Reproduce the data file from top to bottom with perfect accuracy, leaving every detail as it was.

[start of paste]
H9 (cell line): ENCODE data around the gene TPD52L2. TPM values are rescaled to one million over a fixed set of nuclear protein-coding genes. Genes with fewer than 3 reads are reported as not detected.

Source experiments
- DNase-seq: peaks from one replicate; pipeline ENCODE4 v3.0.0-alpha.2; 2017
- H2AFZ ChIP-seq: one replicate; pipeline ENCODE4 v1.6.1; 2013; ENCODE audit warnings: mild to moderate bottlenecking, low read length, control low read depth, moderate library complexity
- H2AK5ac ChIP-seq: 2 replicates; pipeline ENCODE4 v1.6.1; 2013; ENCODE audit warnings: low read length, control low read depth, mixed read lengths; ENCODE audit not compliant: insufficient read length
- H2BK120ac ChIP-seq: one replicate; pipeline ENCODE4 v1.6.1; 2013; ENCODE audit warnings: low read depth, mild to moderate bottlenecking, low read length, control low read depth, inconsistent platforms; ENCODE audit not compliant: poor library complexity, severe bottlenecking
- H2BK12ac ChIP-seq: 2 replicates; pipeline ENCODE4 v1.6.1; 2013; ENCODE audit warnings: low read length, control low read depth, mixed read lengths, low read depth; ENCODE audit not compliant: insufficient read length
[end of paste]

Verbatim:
H9 (cell line): ENCODE data around the gene TPD52L2. TPM values are rescaled to one million over a fixed set of nuclear protein-coding genes. Genes with fewer than 3 reads are reported as not detected.

Source experiments
- DNase-seq: peaks from one replicate; pipeline ENCODE4 v3.0.0-alpha.2; 2017
- H2AFZ ChIP-seq: one replicate; pipeline ENCODE4 v1.6.1; 2013; ENCODE audit warnings: mild to moderate bottlenecking, low read length, control low read depth, moderate library complexity
- H2AK5ac ChIP-seq: 2 replicates; pipeline ENCODE4 v1.6.1; 2013; ENCODE audit warnings: low read length, control low read depth, mixed read lengths; ENCODE audit not compliant: insufficient read length
- H2BK120ac ChIP-seq: one replicate; pipeline ENCODE4 v1.6.1; 2013; ENCODE audit warnings: low read depth, mild to moderate bottlenecking, low read length, control low read depth, inconsistent platforms; ENCODE audit not compliant: poor library complexity, severe bottlenecking
- H2BK12ac ChIP-seq: 2 replicates; pipeline ENCODE4 v1.6.1; 2013; ENCODE audit warnings: low read length, control low read depth, mixed read lengths, low read depth; ENCODE audit not compliant: insufficient read length